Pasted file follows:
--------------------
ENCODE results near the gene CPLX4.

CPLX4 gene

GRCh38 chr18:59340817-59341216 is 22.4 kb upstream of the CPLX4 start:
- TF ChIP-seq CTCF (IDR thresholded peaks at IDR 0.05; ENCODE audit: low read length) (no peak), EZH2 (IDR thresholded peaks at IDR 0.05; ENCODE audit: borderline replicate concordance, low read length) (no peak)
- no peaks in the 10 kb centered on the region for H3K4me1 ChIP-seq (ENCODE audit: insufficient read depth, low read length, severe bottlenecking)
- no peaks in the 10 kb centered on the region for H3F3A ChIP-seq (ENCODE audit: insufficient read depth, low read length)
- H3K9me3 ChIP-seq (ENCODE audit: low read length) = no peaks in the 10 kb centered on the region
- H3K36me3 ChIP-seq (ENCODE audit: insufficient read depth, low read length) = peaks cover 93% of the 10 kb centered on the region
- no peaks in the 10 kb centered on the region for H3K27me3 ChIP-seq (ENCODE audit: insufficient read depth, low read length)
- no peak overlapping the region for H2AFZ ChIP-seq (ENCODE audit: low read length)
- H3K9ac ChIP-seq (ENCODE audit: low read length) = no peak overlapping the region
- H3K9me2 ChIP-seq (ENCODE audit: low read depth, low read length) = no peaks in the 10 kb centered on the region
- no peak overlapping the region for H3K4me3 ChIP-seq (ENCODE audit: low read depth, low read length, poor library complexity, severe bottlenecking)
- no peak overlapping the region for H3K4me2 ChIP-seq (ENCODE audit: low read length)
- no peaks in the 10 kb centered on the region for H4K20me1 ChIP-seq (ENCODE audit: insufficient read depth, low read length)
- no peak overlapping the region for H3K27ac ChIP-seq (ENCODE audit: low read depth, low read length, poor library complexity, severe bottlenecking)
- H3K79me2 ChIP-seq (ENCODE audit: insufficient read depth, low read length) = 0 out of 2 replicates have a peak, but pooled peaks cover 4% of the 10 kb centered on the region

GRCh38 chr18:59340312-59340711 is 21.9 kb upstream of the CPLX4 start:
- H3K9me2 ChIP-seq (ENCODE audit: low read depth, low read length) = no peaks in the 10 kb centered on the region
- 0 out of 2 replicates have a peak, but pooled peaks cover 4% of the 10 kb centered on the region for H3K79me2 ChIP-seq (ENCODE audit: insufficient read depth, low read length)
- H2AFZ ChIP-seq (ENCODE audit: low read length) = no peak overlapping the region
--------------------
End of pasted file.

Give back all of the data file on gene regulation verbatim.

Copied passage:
ENCODE results near the gene CPLX4.

CPLX4 gene

GRCh38 chr18:59340817-59341216 is 22.4 kb upstream of the CPLX4 start:
- TF ChIP-seq CTCF (IDR thresholded peaks at IDR 0.05; ENCODE audit: low read length) (no peak), EZH2 (IDR thresholded peaks at IDR 0.05; ENCODE audit: borderline replicate concordance, low read length) (no peak)
- no peaks in the 10 kb centered on the region for H3K4me1 ChIP-seq (ENCODE audit: insufficient read depth, low read length, severe bottlenecking)
- no peaks in the 10 kb centered on the region for H3F3A ChIP-seq (ENCODE audit: insufficient read depth, low read length)
- H3K9me3 ChIP-seq (ENCODE audit: low read length) = no peaks in the 10 kb centered on the region
- H3K36me3 ChIP-seq (ENCODE audit: insufficient read depth, low read length) = peaks cover 93% of the 10 kb centered on the region
- no peaks in the 10 kb centered on the region for H3K27me3 ChIP-seq (ENCODE audit: insufficient read depth, low read length)
- no peak overlapping the region for H2AFZ ChIP-seq (ENCODE audit: low read length)
- H3K9ac ChIP-seq (ENCODE audit: low read length) = no peak overlapping the region
- H3K9me2 ChIP-seq (ENCODE audit: low read depth, low read length) = no peaks in the 10 kb centered on the region
- no peak overlapping the region for H3K4me3 ChIP-seq (ENCODE audit: low read depth, low read length, poor library complexity, severe bottlenecking)
- no peak overlapping the region for H3K4me2 ChIP-seq (ENCODE audit: low read length)
- no peaks in the 10 kb centered on the region for H4K20me1 ChIP-seq (ENCODE audit: insufficient read depth, low read length)
- no peak overlapping the region for H3K27ac ChIP-seq (ENCODE audit: low read depth, low read length, poor library complexity, severe bottlenecking)
- H3K79me2 ChIP-seq (ENCODE audit: insufficient read depth, low read length) = 0 out of 2 replicates have a peak, but pooled peaks cover 4% of the 10 kb centered on the region

GRCh38 chr18:59340312-59340711 is 21.9 kb upstream of the CPLX4 start:
- H3K9me2 ChIP-seq (ENCODE audit: low read depth, low read length) = no peaks in the 10 kb centered on the region
- 0 out of 2 replicates have a peak, but pooled peaks cover 4% of the 10 kb centered on the region for H3K79me2 ChIP-seq (ENCODE audit: insufficient read depth, low read length)
- H2AFZ ChIP-seq (ENCODE audit: low read length) = no peak overlapping the region